Currently, the Global Geopark movement is a Network of Member Geoparks, the GGN. As the members emphasize: “it’s not just a list, it’s a network”. Member representatives get together in even years for a Global Geopark Conference and they gather for a regional Geopark Conference in Europe and Asia in odd years.
The first time a Global Geopark Conference was held in North America was last week, in Saint John (New Brunswick), the hub of Canada’s first Geopark: Stonehammer. And I got to go!
And while I knew quite a bit about Geoparks and the Global Geopark Network before I went, I had not anticipated the sheer force of passion that I would meet. This truly is a movement: here are thousands of people worldwide (there were nearly 500 at the Conference) who have found each other in the passion of promoting geoheritage as part of local or regional economic development and they are doing that under a globally recognized umbrella, the Global Geoparks Network.
The people that attend this conference aren’t only representatives of Global Geoparks – there are also representatives of Aspiring Geoparks, some of which are close to being to submit an application, for others it’s still a far-away dream. There were also representatives of UNESCO World Heritage sites, national and regional parks, etc.
It’s impossible to give you an exhaustive review of the conference (which was very well organized by the Saint John Stonehammer-folks), so here are some highlights, which I hope will illustrate what this movement is…. well… moving to.
First of all, there was the opening address by the Canadian Ambassador to UNESCO, Jean-Pierre Blackburn, who praised the Global Geoparks Network for carrying out a mission that is in line with the goals and objectives of UNESCO. His entire speech is here: Address Ambassador Blackburn Geoparks Conf (worth reading!).
Now for my impressions of Geoparks in various parts of the world:
I was impressed by the creativity of the English Riviera Geopark. They were established as a Global Geopark in 2007 and will host the next convention in 2016. This Geopark contains the area of Torbay between the cities of Torquay and Brixham in county Devon in South England. There are no fewer than 32 geosites within this Geopark! Interestingly, one of this Geopark’s initiators is Nick Powe, the proprietor and operator of Kent’s Cavern. So yes, Kent’s Cavern is privately run and Nick is the 5th generation (!) of the same family running this business! If that wasn’t special enough: Kent’s Cavern hosts England’s oldest human remains, dating back to the Neanderthals. The cave system has been subject to intense research for close to two centuries, but you can also host a birthday party or a wedding there.
Left: Nick Powe of Kent’s Cavern, one of the sites of the English Riviera Geopark. Right: English Riviera Geopark delegates – they also made music!
I had a fascinating discussion with Renato Ciminelli, president of the Quadrilatero Ferrifero Geopark, an aspiring Global Geopark in the State of Minas Gerais, Brazil. Minas Gerais is one of the world’s biggest iron ore producing regions, so there is lots of geology there, providing lots of traditional (mining) employment. But the local people are becoming uncomfortable with the idea that their only employment opportunity is through digging yet another hole in the ground – they need their home to be a living, breathing space and they want to diversify their economy. Enter the Geopark concept, which must be community-driven, bottom-up and non-governmental. Talking about a potential Geopark is giving these communities a vocabulary to express themselves about their future. A Geopark as a social change operator? One of the conference themes was: ‘engaging communities’……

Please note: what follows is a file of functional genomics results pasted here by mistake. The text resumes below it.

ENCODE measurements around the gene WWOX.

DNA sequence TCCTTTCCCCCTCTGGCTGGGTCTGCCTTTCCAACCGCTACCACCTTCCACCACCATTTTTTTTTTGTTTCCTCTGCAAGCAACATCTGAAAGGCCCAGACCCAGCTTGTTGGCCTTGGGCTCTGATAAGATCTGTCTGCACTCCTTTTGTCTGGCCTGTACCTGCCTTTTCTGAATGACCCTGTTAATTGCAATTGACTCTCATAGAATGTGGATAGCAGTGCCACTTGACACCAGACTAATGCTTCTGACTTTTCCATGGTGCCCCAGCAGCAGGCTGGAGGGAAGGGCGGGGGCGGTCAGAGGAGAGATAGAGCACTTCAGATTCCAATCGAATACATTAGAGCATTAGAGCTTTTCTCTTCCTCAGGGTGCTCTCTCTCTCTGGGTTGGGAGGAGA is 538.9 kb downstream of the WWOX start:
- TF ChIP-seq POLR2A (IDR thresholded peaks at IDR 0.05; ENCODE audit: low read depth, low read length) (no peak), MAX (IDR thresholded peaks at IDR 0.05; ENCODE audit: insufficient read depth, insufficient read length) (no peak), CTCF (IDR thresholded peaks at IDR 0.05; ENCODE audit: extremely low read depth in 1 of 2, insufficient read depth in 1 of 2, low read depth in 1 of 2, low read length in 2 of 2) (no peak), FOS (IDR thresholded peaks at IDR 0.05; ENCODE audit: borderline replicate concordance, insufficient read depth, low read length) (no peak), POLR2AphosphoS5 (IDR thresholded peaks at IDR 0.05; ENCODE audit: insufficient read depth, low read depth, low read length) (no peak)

I listened to a passionate talk by Farah Alam, who just completed her MSc in landscape architecture at Ball State University in Indiana (her thesis is here). She is from Hyderabad, and works with the Society to Save Rocks, a Hyderabad-based organization that aims to preserve and protect the spectacular 2.5 billion year old granite formations of the Deccan Plateau. The city of Hyderabad is booming and its glorious Monadnocks are blasted to bits to make way for the city. Farah explored whether establishing a Geopark could help the city grow in a sustainable manner without destroying what is essentially an important part of its cultural identity. She designed an inspiring and innovative interpretation centre and landscaping as part of her thesis requirements.
The conference took place in the well-designed Saint John Trade and Convention Center, which also houses the city’s public library and the New Brunswick Museum. Its geology curator, Dr. Randy Miller, was one of the main drivers behind the Stonehammer Geopark. Adding to the spirit of the week’s most important event in Saint John was an international stone sculpting symposium that took place on the dock side in front of the convention centre.
Left: The bio of James Boyd, New Brunswick stone sculptor. Right: the work he created during the week of the Geoparks Convention.
I was immensely inspired by everything I saw and heard: the Global Geopark concept is an innovative tool for preserving geoheritage in a societal context. This is one of the better ideas ever. I predict that, 20 years from now, we’ll wonder how we ever did without this.